- Every once in a while, do a little reading about meditation or Buddhism. Even though the basic instructions are simple, hearing them repeatedly can be useful. It’s the opposite of airplane safety announcements. Also, since the practice itself often feels stupid (“in,” “out,” ad nauseam), glancing at even a few passages of a good book can be a helpful reminder of the intellectual underpinnings of the practice, which are extremely compelling. Here are some books I like:
Real Happiness, Sharon Salzberg
Insight Meditation, Joseph Goldstein
Going to Pieces Without Falling Apart, Dr. Mark Epstein
Buddhism Without Beliefs, Stephen Batchelor
Some useful context
The word meditation, it has been said, is kind of like the word “sports.” It describes a whole range of activities. (E.g.: water polo and badminton don’t have much in common.) When I talk about meditation, I’m talking about either “mindfulness” or “insight” meditation. And so you know, there are some key differences between these two:
Mindfulness meditation is completely secular, and is usually taught through a program called Mindfulness Based Stress Reduction, or MBSR. It was developed by a former MIT molecular biologist named Jon Kabat-Zinn. (His books are totally worth reading. You can find them here. Essentially what Jon has done is to take Buddhist meditation, strip out all the jargon and the metaphysics, and rebrand it as a sort of brain exercise that anyone can do.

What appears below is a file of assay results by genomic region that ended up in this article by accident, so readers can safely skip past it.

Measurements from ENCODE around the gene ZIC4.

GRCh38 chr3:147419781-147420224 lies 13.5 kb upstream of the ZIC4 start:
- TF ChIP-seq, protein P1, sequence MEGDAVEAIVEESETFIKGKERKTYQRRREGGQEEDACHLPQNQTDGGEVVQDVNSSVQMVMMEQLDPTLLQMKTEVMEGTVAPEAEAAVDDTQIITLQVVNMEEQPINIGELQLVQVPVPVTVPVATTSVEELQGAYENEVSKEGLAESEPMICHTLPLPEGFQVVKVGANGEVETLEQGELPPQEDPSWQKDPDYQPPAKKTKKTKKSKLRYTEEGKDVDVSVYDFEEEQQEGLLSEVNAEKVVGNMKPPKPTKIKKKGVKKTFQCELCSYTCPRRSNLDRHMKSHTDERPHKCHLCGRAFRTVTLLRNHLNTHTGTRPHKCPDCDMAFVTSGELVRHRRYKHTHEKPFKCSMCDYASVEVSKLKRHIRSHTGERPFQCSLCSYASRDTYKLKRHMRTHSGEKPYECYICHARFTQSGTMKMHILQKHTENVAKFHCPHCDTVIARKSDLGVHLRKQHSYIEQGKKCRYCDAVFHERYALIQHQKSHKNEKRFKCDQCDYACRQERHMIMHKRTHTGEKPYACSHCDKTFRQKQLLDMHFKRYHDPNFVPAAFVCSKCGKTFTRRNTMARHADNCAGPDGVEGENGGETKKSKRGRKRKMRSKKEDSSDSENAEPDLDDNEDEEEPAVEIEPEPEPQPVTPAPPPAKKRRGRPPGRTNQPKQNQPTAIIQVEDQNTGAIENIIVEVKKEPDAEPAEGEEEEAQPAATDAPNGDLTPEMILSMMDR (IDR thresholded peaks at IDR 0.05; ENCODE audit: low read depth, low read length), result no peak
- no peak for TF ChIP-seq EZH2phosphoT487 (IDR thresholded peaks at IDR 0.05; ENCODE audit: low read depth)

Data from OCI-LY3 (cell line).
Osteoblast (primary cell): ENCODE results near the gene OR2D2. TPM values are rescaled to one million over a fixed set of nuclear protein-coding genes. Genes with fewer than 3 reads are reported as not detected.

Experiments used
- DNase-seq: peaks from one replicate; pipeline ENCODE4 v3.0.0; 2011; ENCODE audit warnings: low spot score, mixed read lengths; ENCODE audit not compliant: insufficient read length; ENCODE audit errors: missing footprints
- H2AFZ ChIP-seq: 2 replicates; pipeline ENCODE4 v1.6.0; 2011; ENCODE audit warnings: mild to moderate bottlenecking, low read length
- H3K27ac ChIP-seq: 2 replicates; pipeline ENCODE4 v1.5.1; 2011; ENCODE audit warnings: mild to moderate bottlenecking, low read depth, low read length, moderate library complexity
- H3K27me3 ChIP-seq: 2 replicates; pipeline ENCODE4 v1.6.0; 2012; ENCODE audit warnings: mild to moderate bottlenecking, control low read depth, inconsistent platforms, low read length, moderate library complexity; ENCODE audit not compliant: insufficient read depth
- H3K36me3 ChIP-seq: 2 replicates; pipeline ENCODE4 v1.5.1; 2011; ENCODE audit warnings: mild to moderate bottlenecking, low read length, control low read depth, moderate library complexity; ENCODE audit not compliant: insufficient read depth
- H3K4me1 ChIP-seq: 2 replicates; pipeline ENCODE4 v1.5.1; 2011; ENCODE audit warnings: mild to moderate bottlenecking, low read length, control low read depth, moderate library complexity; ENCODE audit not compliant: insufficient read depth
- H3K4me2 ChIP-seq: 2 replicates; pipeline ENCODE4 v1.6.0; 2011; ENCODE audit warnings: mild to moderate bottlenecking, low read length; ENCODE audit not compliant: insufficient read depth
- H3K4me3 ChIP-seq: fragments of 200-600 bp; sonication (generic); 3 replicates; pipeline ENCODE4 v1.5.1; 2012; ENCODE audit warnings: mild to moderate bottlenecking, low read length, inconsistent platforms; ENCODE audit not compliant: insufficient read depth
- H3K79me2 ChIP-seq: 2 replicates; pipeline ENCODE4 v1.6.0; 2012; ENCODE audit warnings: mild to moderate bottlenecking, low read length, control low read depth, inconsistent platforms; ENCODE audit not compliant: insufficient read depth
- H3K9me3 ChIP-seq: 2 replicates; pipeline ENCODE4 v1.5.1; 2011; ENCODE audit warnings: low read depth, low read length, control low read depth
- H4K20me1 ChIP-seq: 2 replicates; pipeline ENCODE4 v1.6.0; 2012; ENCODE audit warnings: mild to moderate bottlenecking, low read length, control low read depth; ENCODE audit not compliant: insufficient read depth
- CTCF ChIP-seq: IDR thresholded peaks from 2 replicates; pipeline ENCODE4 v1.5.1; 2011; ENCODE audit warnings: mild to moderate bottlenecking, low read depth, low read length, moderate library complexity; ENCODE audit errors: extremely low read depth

Insight meditation (also known as Vipassana) is firmly and unabashedly Buddhist. It is what MBSR is based on. Before you get scared and start thinking you’re going to be pulled into some sort of weird cult, it’s worth noting that Buddhism is not a religion in the usual sense. There is no God or creation myth in Buddhism. In fact, the Buddha himself—while he did talk about things like karma, rebirth, and enlightenment—explicitly told his followers that they could take or leave his metaphysical claims. Even though I am a devout agnostic, I have no problem practicing Buddhism. (Many people of faith are cool with it, too. For example: Without Buddha I Could Not Be a Christian. As the writer Stephen Batchelor has said, Buddhism is “not something to believe in, but something to do.”
(For the record, I am in favor of pretty much all forms of meditation. Within Buddhism, there are many flavors – including Zen and several forms of Tibetan meditation. There is also Hindu, or Vedic, meditation, which has been around for millennia and remains quite popular. And finally, Christians, Jews, and Muslims all have their own forms of meditation. I encourage you to do some research, and find whatever works for you. Personally, I happened to gravitate toward mindfulness because it is the kind that has been the focus of much of the scientific research.)
Free online guided meditations
Here’s a sampling from the Insight Meditation Society, where I often go to study.
Some offerings from UCLA, which has an excellent center for the study and teaching of mindfulness.
An app I recommend
Headspace is legit. I know the guys who run it. It’ll cost you a little something – but it’s not exorbitant.
An online MBSR class
This, too, will cost you a little money, but it’s the foundational eight-week course for secular mindfulness.
Physical centers where you can study
This is a nice little guide to various centers around the U.S. from my friends at Mindful Magazine.
They left a few places off the list, so I will supplement with these:
In New York
Finding a teacher
If you go to any of the centers above, you can find plenty of teachers. If you live in a remote area, you can also do some googling and find someone who teaches over Skype. In terms of what to look for from a teacher, here’s a brief, useful primer from Mindful Magazine.
The information found here is not intended to provide nor should it be interpreted to provide professional medical, legal or financial advice. You should consult a trained professional for more information.